## Introduction

Using the Percentile Data Files with LMS values provided by the CDC, and Child Growth Standards provided by the World Health Organization (WHO), we provide tools for finding quantiles, percentiles, or z-scores, for the following metrics:

- BMI for age
- head circumference for age
- stature for age
- height for age
- length for age

- weight for age
- weight for stature
- weight for height
- weight for length

All lengths/heights are in centimeters, ages in months, and weights in kilograms. Stature is used to refer both height and length; specific methods are provided for each.

## Method - LMS

All methods use the published LMS parameters to define z-scores, percentiles, and quantiles for skewed distributions. L is a \(\lambda\) parameter, the Box-Cox transformation power; \(M\) the median value, and \(S\) a generalized coefficient of variation. For a given percentile or z-score, the corresponding physical measurement, \(X,\) is defined as

\[X = \begin{cases} M \left(1 + \lambda S Z \right)^{\frac{1}{\lambda}} & \lambda \neq 0 \\ M \exp\left( S Z \right) & \lambda = 0. \end{cases}\]

From this we can get the z-score for a given measurement \(X:\)

\[ Z = \begin{cases} \frac{\left(\frac{X}{M}\right)^{\lambda} - 1}{\lambda S} & \lambda \neq 0 \\ \frac{\log\left(\frac{X}{M}\right) }{ S } & \lambda = 0. \end{cases}\]

Percentiles are determined using the standard normal distribution of z-scores.

For all eight of the noted methods we provide a distribution function, quantile function, and function that returns z-scores.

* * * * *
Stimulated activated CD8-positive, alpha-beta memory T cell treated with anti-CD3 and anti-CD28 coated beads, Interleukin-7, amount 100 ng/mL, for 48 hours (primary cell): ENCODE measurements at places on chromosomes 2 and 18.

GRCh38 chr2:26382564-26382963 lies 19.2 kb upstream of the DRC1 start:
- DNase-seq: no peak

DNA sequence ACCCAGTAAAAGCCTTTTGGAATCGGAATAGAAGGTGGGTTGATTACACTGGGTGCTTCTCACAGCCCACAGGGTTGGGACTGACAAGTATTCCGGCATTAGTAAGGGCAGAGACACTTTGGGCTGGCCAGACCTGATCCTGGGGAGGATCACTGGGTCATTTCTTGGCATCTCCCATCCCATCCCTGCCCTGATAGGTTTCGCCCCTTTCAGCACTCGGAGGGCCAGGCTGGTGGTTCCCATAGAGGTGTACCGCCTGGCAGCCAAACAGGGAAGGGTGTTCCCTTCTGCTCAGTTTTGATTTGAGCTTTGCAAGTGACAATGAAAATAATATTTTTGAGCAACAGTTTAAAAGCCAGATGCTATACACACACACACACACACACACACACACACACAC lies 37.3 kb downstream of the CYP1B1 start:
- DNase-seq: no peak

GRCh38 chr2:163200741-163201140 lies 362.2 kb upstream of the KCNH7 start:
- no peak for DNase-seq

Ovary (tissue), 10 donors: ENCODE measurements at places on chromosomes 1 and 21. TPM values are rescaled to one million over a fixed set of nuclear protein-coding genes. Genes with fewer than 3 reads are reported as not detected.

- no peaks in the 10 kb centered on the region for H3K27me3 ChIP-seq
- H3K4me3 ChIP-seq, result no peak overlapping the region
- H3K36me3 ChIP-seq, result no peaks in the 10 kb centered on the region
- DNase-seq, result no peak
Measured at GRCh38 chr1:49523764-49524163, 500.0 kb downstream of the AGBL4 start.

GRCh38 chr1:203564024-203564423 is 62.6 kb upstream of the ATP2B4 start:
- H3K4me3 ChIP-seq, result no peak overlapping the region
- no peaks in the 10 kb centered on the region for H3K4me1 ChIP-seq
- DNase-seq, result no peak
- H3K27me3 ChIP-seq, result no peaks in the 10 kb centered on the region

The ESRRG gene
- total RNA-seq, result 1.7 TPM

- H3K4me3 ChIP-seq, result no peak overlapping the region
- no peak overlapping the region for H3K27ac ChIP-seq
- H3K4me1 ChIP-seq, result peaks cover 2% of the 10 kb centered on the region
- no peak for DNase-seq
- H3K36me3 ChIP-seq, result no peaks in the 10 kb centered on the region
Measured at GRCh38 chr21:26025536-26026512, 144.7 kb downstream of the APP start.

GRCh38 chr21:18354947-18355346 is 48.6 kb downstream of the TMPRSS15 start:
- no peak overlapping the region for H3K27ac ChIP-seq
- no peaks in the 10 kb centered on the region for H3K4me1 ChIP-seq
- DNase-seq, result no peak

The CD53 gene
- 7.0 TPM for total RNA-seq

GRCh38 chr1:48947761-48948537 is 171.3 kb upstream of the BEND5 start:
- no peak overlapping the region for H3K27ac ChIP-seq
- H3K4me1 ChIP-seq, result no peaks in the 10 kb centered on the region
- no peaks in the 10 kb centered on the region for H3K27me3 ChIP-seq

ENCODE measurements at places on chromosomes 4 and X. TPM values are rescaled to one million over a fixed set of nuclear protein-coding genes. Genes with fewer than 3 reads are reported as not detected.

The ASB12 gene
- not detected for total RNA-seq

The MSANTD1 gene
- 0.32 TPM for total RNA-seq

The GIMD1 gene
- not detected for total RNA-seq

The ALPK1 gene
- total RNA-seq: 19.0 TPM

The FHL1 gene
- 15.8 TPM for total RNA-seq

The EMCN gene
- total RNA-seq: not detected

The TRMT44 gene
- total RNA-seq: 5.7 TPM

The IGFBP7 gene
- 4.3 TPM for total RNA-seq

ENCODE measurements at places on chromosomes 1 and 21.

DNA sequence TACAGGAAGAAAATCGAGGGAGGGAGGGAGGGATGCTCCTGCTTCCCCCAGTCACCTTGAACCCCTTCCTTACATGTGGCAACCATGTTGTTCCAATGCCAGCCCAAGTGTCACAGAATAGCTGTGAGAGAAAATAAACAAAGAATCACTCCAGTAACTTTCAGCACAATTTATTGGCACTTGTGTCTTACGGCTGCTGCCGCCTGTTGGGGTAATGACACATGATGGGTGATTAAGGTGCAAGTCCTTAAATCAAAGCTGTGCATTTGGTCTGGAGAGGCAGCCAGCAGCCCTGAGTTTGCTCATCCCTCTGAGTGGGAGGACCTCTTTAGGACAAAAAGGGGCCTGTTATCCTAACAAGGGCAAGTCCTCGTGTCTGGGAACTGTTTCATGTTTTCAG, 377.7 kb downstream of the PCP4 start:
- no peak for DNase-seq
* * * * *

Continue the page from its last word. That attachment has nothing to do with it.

## Growth Standards

Each of the growth standard metrics have quantile, distribution, and
z-score function with the naming convention of
(`q_<metric>`

), (`p_<metric>`

), and
(`z_<metric>`

), respectively.

Additionally, the function `gs_chart`

for building growth
standard charts with percentile curves, and `gs_cdf`

for
plotting the cumulative distribution function for a given set of
inputs.

**Example**

Find the distribution value for a 13 year (156 month) old male with a BMI of 21.

```
## [1] 0.8006439
## [1] 0.8006439 0.8541621
```

An easy way to visualize the BMI distribution is to use the growth standard chart

```
gs_chart(metric = "bmi_for_age", male = 1, source = "CDC") +
ggplot2::geom_point(x = 13 * 12, y = 21, inherit.aes = FALSE)
```

and a cumulative distribution function

```
gs_cdf(metric = "bmi_for_age", male = 1, age = 13*12) +
ggplot2::geom_point(x = 21, y = p_bmi_for_age(21, male = 1, age = 13*12))
```

You can also easily get the z-score instead of the distribution value.

```
z_bmi_for_age(q = 21, male = 1, age = 13*12)
## [1] 0.8439234
```

Find the median BMI quantile for a 48 month old female is:

```
q_bmi_for_age(p = 0.5, male = 0, age = 48) # default is CDC
## [1] 15.32168
q_bmi_for_age(p = 0.5, male = 0, age = 48, source = c("CDC", "WHO"))
## [1] 15.32168 15.26020
```